Grand Illusions

Thomas Moran

catalog of the traveling exhibition, edited by Nancy K. Anderson, with contributions from Thomas P. Bruhn and Joni L. Kinsey and Anne Morand
National Gallery of Art/Yale University Press, 400 pp., $60.00


“I knew the artist was going to paint a big picture, but I didn’t know how big it would be. It was not begun till he had been back from his summer rambles many months. When I think of his carrying that immense canvas across his brain so long, I wonder that he didn’t go through doors sidewise, and call to people to look out when they came near.”

The artist with the fourteen-foot-wide canvas on the brain is the English-born American painter Thomas Moran, described by a contemporary in 1872, but it could have been any one of several American landscape painters of the day. Big was good. Big was appreciated. We are told by the art historian Barbara Novak that the public liked to bring their opera glasses to view the grand canvases when they went on display.

This was an age which had developed a taste for Cinemascope—in advance of the invention of the motion picture. This was the audience that, in 1849, came to the Louisville Theater in Kentucky, paying fifty cents for dress circle and parquet, twenty-five cents for boxes on the second tier, to see Henry Lewis’s Mammoth Panorama of the Mississippi River, “representing the Mississippi from St. Louis to the Falls of St. Anthony.” “Doors opened at seven forty-five and the Pano-rama commenced moving at ‘8 1/2 precisely.”‘1 There was a spoken commentary and a piano accompaniment—exactly, as Novak says, like a silent film.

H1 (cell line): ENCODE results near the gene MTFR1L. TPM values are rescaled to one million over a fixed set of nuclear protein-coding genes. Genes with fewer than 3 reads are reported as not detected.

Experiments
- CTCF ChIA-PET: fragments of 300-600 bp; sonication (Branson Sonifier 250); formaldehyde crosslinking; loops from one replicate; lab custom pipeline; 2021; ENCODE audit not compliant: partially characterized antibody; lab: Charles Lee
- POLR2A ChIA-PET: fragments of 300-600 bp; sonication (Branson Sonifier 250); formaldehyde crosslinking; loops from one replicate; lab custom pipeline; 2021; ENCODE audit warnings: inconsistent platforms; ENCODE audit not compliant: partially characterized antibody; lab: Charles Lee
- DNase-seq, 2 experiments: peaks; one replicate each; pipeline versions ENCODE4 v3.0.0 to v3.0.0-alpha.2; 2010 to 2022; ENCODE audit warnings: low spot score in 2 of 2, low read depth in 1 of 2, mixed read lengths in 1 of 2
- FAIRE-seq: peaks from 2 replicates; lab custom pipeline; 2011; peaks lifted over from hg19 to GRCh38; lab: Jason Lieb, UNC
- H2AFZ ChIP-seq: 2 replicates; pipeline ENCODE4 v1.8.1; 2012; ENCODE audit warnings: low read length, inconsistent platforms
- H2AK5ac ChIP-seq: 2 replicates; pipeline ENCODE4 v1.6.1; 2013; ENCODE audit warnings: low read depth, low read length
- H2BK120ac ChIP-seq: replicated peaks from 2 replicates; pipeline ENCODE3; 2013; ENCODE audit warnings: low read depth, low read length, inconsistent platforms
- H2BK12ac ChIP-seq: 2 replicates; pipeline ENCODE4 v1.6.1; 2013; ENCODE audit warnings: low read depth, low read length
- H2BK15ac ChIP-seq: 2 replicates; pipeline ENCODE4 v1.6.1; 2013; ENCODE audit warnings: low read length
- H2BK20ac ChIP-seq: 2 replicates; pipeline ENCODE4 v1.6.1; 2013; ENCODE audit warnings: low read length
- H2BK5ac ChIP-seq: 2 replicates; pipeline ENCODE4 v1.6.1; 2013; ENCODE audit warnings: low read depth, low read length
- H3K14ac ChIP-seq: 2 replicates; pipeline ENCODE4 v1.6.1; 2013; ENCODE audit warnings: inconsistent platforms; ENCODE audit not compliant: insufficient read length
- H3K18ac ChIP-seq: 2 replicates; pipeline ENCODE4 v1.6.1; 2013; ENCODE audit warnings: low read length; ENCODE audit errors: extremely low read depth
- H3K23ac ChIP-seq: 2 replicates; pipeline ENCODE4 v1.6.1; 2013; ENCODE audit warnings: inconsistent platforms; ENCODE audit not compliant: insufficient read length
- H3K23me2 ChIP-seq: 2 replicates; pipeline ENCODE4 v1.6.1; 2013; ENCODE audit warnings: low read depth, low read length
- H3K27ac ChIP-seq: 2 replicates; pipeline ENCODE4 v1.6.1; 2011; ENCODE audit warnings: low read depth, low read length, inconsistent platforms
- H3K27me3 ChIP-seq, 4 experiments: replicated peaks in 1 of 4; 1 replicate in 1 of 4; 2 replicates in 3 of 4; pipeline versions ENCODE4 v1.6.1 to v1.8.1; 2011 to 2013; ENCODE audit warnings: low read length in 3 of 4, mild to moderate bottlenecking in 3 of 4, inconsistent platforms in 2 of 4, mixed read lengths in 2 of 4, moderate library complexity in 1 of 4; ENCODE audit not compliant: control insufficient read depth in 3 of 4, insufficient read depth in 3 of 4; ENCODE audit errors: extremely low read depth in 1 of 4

Such a marriage of theater and painting is not an American invention. It goes back, at least, to the late eighteenth century, to the Alsatian painter Philip de Loutherberg, whose London production of Omai: or Obesa Queen of the Sandwich Islands (Drury Lane, 1785) was based on the drawings made by John Webber of Captain Cook’s last voyage, which culminated in the apotheosis of Cook. De Loutherberg’s experiments in synesthesia were conducted in his Eidophusikon, and involved ingenious use of oil lamps for optical effects. The first such scene, in 1781, was called “Aurora, or the Effects of Dawn, with a View of London from Greenwich Park.”2

Topography, the latest news, the oldest news (geological formations), the eternal verities (the voyage of Life from Childhood to Old Age in the paintings of Thomas Cole), paradise, wilderness, hell—all these formed appropriate themes for the artists of panorama, diorama, and the great landscape machine. Most of the panoramas have been thrown away. They had to be. Henry Lewis’s Mississippi was painted on 45,000 square feet of canvas. (The Metropolitan Museum retains John Vanderlyne’s exquisite panorama of Versailles.) But one may conclude that, for instance, the first black artist in this tradition, Robert Scott Duncanson, was creating work much like de Loutherberg’s, in Cincinnati’s Concert Hall in 1844, when he advertised “chemical paintings… after the singular style of Daguerre.”

These chemical paintings were executed on cloth transparencies, painted on both sides, so as to respond to variations of light. The subjects advertised—Saint Sophia, Christ’s Last Supper, the…

This article is available to online subscribers only.
Please choose from one of the options below to access this article:

Print Premium Subscription — $99.95

Purchase a print premium subscription (20 issues per year) and also receive online access to all content on

Online Subscription — $69.00

Purchase an Online Edition subscription and receive full access to all articles published by the Review since 1963.

One-Week Access — $4.99

Purchase a trial Online Edition subscription and receive unlimited access for one week to all the content on

If you already have one of these subscriptions, please be sure you are logged in to your account. If you subscribe to the print edition, you may also need to link your web site account to your print subscription. Click here to link your account services.